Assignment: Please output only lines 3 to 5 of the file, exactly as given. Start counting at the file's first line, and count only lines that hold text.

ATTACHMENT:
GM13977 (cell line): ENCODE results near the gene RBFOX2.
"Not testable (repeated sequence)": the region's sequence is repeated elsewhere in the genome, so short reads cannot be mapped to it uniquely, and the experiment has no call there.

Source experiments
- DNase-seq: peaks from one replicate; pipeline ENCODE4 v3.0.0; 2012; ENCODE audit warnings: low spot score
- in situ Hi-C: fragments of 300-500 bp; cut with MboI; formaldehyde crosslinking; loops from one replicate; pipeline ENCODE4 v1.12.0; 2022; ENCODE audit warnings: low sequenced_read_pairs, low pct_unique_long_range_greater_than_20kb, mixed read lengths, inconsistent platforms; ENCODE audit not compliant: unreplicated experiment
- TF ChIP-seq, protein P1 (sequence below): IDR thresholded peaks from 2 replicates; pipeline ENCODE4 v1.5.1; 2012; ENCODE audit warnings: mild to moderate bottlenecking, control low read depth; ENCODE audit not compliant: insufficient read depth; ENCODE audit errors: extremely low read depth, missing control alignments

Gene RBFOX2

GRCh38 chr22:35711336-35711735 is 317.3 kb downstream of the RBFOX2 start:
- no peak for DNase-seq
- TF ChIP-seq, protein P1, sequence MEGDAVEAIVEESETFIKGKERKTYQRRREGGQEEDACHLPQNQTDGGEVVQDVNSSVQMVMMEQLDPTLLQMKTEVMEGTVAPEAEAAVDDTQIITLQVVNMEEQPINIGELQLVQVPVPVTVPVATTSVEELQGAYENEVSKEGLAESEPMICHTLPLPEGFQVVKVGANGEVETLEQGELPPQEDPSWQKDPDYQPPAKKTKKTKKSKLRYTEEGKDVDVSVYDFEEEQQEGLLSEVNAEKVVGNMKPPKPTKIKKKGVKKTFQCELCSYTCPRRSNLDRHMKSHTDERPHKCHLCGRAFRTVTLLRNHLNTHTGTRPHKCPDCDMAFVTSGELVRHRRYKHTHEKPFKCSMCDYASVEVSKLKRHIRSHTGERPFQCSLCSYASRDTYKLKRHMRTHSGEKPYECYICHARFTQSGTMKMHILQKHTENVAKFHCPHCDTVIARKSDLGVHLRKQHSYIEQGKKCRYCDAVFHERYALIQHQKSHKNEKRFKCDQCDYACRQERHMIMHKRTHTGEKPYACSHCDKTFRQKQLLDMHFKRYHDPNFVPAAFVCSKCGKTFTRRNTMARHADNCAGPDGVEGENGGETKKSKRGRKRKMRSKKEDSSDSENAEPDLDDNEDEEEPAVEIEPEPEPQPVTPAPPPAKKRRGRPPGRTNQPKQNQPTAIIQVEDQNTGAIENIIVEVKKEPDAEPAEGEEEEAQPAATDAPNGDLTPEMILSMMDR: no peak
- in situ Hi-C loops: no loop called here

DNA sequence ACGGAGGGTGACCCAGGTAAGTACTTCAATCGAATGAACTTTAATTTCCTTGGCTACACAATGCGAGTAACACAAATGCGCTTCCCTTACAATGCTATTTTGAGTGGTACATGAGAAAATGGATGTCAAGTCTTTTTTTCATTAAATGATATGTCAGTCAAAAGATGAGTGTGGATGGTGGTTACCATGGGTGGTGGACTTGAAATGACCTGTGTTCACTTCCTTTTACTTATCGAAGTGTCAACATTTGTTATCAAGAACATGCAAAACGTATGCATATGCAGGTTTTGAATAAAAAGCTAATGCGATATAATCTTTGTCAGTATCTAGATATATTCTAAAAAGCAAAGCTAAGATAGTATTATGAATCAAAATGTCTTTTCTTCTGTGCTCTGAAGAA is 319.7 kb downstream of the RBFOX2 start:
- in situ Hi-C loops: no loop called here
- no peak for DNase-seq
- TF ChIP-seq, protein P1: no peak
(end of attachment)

Source experiments
- DNase-seq: peaks from one replicate; pipeline ENCODE4 v3.0.0; 2012; ENCODE audit warnings: low spot score
- in situ Hi-C: fragments of 300-500 bp; cut with MboI; formaldehyde crosslinking; loops from one replicate; pipeline ENCODE4 v1.12.0; 2022; ENCODE audit warnings: low sequenced_read_pairs, low pct_unique_long_range_greater_than_20kb, mixed read lengths, inconsistent platforms; ENCODE audit not compliant: unreplicated experiment